And the tweaking itself is a fascinating process, it can go something like this…
Build the basic game – not fun
Make it a little harder – still not fun
Make it a little faster – still not fun
Add more enemies – FUN!
Add a few more enemies – not fun again
Make the game slower – MORE FUN!
Slightly tweak the controls – no fun at all
Paint everything green – BINGO! Fun for breakfast, lunch & tea!

And so forth.  The point is that it’s not a formula that I'm working to at this point- it’s a semi-guided game of trial and error. Sometimes I have no idea what the magic combination will be, other times I may think I do and end up with an unplayable piece of crap.  Even if I hit a fun combination how do I know if it’s the best possible version or that some more tinkering wouldn't yield an even better solution? – I don’t!

Add to that the fact that at the same time I'm losing my objectivity by playing it so intensively and even then, fun is a subjective experience, (i.e.. if I do make something fun for myself there’s no guarantee that the next guy will), and it’s enough to give me a bloody big headache!

So there you go kids, fun is a crap shoot.  Admittedly it’s not completely blind, (I do generally have an idea of the areas I need to tinker with), but it’s fascinating to see that moment when it all clicks together and I know I've got a game on my hands!

Ratticus’ final comment.

I've taken a few things out of this: nothing I didn't really know already but in future I’ll put more emphasis on:
Getting more playtesting done
Prototyping quickly and often
Making anything that might need to be adjusted easily configurable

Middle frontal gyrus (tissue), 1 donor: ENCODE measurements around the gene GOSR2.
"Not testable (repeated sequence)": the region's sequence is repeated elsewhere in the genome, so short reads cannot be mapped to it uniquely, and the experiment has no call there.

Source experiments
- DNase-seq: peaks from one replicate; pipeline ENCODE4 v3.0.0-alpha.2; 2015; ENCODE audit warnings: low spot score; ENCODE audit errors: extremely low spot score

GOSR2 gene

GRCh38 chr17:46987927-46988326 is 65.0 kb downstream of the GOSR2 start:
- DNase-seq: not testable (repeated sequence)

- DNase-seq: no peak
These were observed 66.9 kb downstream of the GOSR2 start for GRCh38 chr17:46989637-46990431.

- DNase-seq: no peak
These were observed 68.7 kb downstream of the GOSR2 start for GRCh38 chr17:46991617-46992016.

And so forth – you've heard it all before no doubt…

I don’t really have a silver bullet solution for this.  I'm sure experience will also help hugely as time goes on, but I don’t think there exists a way of honing in on a fun experience by design, you've just gotta chip away until something nice pops out!

Thursday, 16 January 2014

Creativity Catharsis

Hey internet.  How've you been?

Last time we spoke I spent most of the post whining on about how depressing it can be to be creative when making games. It’s a contains a lot of whining so don’t bother to go and look it up but the main gist is that you’ll never have a chance to realize all the ideas you have for games because they take too bloody long to make.  I.e. you think up games far quicker than you can make them.

At the time this was getting me down, knowing that most of the kick ass concepts I have floating round in my head will have to stay there because I’ll never find the time to turn them in to ones and zeroes.

Well a few months have passed and things are different, I've got the spring back in my step and I’m full of programming.  So what’s changed?

No.  It wasn't drugs.

We've made a few changes around here and right now they’re all working out for the best… here’s what happened.

1. Mess about

Basically I was burned out on most of the stuff I was working on back then.  We had a couple of long running projects and, to be honest, I was sick of the sight of both of them.  Development had slowed to a crawl and it was hard to find the motivation to even load them up to work on….

So put simply I kicked them in to touch. I dropped everything I was working on and started a new project, one that I could do quickly, be creative with and have a little fun.